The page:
For many years he held a visiting position at Caltech as the Clark B Millikan Professor and Sherman Fairchild distinguished scholar. Between 1989 and 1990 he was the Jawaharlal Nehru professor of Engineering at Cambridge University in England. He held visiting positions in many countries worldwide. Narasimha's research focused on transitions between laminar and turbulent flow, the structure of shock waves, various characteristics of fully developed turbulent flow, the fluid dynamics of clouds, near-surface temperature distributions and eddy fluxes in atmospheric boundary layers. He was closely associated with aerospace technology development in India at both technical and policy-making levels.

As Director of NAL he initiated several major technological programmes. He was instrumental in establishing a major parallel computing initiative in India. As President of the Indian Academy of Sciences, he spearheaded a new programme on university education in science. He served on the National Security Advisory Board and the Scientific Advisory Committee to the Indian Prime Minister's Cabinet.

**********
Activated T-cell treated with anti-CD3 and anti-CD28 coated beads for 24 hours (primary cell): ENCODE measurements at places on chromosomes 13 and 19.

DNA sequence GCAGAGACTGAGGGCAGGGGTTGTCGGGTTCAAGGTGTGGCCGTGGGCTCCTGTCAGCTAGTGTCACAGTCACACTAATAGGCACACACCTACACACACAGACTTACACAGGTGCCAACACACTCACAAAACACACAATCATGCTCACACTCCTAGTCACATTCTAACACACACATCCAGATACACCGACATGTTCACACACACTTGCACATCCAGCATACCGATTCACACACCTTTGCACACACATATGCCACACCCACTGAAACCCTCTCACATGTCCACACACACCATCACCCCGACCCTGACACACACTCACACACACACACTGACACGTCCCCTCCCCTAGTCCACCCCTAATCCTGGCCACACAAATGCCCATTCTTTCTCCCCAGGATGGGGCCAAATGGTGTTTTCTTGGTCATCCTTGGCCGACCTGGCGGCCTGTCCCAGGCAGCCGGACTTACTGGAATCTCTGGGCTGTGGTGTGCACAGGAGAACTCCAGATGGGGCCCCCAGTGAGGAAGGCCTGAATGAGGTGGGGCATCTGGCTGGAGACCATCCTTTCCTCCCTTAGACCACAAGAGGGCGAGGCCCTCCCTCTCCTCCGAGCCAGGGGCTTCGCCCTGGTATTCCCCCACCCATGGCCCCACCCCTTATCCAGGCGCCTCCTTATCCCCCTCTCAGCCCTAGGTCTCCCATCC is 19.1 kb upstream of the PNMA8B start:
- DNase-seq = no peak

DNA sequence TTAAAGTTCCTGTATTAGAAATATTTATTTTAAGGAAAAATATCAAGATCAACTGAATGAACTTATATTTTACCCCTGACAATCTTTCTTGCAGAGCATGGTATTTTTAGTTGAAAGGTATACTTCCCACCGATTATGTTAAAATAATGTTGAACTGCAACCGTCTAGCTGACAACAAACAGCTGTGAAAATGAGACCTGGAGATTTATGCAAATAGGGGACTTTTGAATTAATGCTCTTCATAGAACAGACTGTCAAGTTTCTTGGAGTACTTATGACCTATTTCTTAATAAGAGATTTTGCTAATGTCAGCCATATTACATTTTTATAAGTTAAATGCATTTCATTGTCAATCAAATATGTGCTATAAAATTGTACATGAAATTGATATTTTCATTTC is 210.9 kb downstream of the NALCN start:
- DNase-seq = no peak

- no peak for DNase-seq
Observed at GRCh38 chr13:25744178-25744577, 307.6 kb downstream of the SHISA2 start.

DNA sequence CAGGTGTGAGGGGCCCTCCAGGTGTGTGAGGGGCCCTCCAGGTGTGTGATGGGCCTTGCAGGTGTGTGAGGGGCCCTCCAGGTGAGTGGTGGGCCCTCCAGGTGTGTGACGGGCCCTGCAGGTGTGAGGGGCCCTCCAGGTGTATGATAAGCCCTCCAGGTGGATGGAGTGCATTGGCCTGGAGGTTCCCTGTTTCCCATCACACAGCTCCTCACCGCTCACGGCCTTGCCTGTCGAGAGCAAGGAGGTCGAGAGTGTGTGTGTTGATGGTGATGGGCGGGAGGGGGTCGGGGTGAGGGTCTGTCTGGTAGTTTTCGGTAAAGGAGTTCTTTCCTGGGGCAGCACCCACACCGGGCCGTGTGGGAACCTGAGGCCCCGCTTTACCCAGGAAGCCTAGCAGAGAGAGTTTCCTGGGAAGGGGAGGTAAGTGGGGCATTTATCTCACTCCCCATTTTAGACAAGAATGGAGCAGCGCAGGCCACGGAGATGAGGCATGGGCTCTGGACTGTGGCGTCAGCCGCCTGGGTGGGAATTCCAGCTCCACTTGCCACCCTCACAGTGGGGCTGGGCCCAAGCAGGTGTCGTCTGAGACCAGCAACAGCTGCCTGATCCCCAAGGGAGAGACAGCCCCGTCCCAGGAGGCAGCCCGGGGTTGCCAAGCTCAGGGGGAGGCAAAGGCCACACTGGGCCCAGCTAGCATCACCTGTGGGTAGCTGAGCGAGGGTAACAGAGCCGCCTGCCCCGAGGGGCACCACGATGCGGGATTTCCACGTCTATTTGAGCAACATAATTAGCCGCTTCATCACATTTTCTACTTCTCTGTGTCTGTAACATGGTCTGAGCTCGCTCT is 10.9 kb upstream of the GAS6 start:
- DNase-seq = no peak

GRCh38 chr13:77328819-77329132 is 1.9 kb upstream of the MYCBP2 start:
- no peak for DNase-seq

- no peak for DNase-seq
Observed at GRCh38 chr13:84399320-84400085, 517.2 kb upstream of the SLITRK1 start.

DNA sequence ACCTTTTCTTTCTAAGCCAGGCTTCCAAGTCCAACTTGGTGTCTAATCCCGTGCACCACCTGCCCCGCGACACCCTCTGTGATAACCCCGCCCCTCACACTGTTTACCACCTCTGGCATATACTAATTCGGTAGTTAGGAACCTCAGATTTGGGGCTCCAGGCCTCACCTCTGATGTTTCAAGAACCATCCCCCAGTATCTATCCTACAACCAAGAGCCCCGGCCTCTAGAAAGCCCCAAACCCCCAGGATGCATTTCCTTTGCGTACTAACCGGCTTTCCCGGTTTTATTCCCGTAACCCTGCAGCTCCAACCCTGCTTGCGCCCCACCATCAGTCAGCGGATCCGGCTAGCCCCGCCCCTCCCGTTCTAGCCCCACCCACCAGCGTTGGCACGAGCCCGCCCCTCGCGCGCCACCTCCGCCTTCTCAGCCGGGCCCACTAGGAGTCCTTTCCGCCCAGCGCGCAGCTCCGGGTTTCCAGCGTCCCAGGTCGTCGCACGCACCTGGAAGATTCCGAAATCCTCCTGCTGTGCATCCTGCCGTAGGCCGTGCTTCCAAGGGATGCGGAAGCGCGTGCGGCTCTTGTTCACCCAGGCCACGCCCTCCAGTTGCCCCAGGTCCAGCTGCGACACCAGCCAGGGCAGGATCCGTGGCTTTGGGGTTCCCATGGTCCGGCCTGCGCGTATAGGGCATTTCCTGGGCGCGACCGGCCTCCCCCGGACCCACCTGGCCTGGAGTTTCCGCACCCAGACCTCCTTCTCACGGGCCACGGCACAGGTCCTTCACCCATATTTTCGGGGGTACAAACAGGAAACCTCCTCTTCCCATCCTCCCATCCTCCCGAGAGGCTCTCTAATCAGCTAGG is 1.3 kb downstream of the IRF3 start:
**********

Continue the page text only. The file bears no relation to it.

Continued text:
Widely honoured for his research and scientific leadership, he received the Trieste Science Prize by TWAS, the academy of sciences for the developing world, in 2008.

He was a Fellow of the Royal Society, and a Foreign Associate of both the US National Academy of Engineering and the US National Academy of Sciences. He was also an Honorary Member of the American Academy of Arts and Sciences, and a Fellow of the American Institute of Aeronautics and Astronautics.

In India, his distinctions included the Shati Swarup Bhatnagar Prize and the Gujarmal Modi Award among many others. He was a Fellow of all the National Academies of Science and Engineering in the country, and an Honorary Fellow of the Aeronautical Society of India.

When asked what mentoring young scientists meant to him, Narasimha had said,"All I can say is that I try to understand every student I have: his/ her abilities, tastes, passion, commitment, excitement after understanding something, desire to pursue new paths or device new techniques. I do my best to encourage them.”